Istanbul Pride march to go on despite governor's ban

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Istanbul Pride march to go on despite governor's ban

ISTANBUL (AP) - Activists for lesbian, gay, bisexual, trans and intersex rights said they will march for LGBT pride in Istanbul on Sunday, despite a ban by the governor.

The organizing committee for LGBTI pride week reacted to the decision of the Istanbul Governor's Office, saying banning the march contravenes worldwide conventions, Turkish law and the constitution.

Organisers of the Gay Pride parade had vowed Sunday to press ahead with the event a day after officials in Turkey's largest city banned it, citing safety and public order concerns after threats from ultra-nationalists and Islamists.

Police prevented pro-LGBT groups from entering the Istiklal Avenue area on Sunday and turned back people who they deemed were associated with the march.

But at least 100 protesters gathered in the nearby Cihangir neighbourhood, beating drums and chanting: 'Don't be quiet, shout out, gays exist!'

She also said police had used tear gas and rubber bullets against a small group of protesters.

In a statement, he said: 'There are very serious reactions against this call by different segments of society [and] on social media platforms.

Pride organizers think the celebrations were banned the past two years because they coincided with the holy month of Ramadan and a rise in conservatism.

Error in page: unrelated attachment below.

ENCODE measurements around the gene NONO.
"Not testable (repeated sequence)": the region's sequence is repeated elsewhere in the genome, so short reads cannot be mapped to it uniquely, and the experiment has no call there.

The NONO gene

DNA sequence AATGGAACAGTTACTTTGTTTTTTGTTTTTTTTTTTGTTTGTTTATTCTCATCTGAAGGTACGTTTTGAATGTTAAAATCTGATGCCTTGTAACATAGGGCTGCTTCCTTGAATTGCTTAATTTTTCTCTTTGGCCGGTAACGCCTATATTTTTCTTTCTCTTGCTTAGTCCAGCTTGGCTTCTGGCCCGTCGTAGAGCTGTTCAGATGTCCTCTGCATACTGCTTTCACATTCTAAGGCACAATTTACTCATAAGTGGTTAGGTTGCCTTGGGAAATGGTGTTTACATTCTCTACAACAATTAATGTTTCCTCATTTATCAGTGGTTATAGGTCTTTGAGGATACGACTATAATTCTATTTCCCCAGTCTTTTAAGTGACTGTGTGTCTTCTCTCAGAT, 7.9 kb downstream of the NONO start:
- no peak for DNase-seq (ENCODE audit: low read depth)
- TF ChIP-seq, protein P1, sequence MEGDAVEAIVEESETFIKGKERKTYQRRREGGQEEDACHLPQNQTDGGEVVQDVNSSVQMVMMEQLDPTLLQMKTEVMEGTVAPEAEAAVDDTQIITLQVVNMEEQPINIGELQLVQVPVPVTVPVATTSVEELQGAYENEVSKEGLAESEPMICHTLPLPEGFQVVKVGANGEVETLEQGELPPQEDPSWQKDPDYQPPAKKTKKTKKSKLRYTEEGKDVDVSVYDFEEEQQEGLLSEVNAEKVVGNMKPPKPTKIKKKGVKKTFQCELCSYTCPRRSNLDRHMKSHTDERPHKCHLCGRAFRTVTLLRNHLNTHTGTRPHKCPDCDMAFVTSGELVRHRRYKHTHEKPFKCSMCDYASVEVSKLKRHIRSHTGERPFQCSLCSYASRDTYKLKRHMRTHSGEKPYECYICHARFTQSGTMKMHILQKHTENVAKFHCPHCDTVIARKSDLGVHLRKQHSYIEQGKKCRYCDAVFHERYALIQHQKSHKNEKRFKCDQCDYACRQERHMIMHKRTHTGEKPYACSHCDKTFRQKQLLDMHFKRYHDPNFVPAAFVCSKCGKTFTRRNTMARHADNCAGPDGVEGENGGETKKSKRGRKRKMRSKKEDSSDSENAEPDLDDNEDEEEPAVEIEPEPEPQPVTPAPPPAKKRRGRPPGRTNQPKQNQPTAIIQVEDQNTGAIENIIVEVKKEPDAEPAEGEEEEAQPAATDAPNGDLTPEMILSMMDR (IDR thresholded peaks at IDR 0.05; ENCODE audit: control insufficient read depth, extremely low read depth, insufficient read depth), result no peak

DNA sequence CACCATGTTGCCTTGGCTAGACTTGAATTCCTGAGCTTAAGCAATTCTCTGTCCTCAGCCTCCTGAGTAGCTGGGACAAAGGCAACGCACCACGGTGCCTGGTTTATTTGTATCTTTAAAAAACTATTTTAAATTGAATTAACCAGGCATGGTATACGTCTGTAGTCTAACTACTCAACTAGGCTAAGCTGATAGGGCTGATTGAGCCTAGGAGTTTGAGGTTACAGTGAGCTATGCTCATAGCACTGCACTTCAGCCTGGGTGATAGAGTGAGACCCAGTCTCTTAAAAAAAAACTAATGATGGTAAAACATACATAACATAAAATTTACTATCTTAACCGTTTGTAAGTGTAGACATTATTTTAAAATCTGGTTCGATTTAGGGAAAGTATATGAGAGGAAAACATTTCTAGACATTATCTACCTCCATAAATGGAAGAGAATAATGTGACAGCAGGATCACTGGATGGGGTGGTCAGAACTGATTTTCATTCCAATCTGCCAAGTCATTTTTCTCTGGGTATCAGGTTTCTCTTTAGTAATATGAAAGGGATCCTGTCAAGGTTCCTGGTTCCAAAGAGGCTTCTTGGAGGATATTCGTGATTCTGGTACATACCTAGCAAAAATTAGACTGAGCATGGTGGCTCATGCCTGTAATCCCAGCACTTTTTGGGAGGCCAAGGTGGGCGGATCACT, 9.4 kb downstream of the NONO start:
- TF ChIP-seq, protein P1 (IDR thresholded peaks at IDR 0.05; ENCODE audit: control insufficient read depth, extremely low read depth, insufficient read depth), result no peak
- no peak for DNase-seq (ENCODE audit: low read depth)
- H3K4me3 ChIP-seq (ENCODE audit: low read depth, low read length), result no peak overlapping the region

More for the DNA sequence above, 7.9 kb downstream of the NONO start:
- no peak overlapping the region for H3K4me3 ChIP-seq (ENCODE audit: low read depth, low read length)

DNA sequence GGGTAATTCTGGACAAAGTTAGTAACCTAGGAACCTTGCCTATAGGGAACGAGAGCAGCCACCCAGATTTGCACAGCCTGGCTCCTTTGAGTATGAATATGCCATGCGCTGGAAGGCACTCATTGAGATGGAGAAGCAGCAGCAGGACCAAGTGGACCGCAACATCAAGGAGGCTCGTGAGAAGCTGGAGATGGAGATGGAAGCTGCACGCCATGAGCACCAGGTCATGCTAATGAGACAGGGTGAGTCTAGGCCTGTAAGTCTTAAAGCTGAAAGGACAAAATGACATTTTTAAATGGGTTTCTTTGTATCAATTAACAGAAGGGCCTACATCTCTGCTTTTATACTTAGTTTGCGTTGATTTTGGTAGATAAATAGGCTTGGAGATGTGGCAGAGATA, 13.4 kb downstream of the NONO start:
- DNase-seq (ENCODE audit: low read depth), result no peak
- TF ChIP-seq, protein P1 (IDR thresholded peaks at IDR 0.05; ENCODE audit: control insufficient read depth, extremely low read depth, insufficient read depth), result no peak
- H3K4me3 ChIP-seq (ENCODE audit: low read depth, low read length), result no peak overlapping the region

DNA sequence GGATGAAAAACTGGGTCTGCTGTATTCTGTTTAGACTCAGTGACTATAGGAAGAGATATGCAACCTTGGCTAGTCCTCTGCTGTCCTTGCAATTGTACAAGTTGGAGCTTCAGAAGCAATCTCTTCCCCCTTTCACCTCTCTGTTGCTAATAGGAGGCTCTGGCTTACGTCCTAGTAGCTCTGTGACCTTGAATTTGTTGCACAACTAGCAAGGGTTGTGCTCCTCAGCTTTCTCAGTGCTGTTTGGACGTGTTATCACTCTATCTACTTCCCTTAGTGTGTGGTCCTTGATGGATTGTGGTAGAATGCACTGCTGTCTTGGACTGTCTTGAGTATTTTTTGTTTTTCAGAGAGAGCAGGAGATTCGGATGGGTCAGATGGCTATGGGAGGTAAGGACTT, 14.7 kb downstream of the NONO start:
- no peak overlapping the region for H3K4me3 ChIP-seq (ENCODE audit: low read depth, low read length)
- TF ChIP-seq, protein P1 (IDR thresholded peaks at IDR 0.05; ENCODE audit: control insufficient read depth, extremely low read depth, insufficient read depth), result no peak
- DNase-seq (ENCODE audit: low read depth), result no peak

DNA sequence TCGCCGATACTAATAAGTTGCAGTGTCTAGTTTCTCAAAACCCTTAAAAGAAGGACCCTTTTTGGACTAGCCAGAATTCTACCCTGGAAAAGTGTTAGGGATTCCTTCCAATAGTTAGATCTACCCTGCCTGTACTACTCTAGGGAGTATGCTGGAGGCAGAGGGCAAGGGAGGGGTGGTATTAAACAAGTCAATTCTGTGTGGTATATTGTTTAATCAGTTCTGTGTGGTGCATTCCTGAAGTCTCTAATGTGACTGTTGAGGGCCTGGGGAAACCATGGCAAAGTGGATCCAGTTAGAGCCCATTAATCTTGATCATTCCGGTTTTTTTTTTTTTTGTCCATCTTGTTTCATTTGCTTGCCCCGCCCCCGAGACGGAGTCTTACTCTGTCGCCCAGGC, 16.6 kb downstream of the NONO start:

"Our security can not be provided by imprisoning us behind walls, asking us to hide", they added.

"We are not scared, we are here, we will not change", the Pride Committee said in a statement on Sunday, as reported by AFP.

Previous year the Alperen Ocaklari, an ultra-nationalist and conservative group, threatened to attack Pride events if the authorities didn't ban them. The statement also said the governor's office had not received a valid parade application - a claim rejected by organizers. He honored Judge Paul Feinman - who last week became the first openly gay judge confirmed for the New York State Court of Appeals.

LGBT activists have lobbied for years to have sexual orientation and gender identity covered by Turkish laws protecting civil rights and prohibiting hate speech but the clauses have not been included in updated legislation.

Majority Muslim Turkey is among the few nations in the region in which homosexuality is not illegal.

Last year, with the city on the edge after bombings blamed on Islamic State group and Kurdish militants, organisers were denied permission to march.

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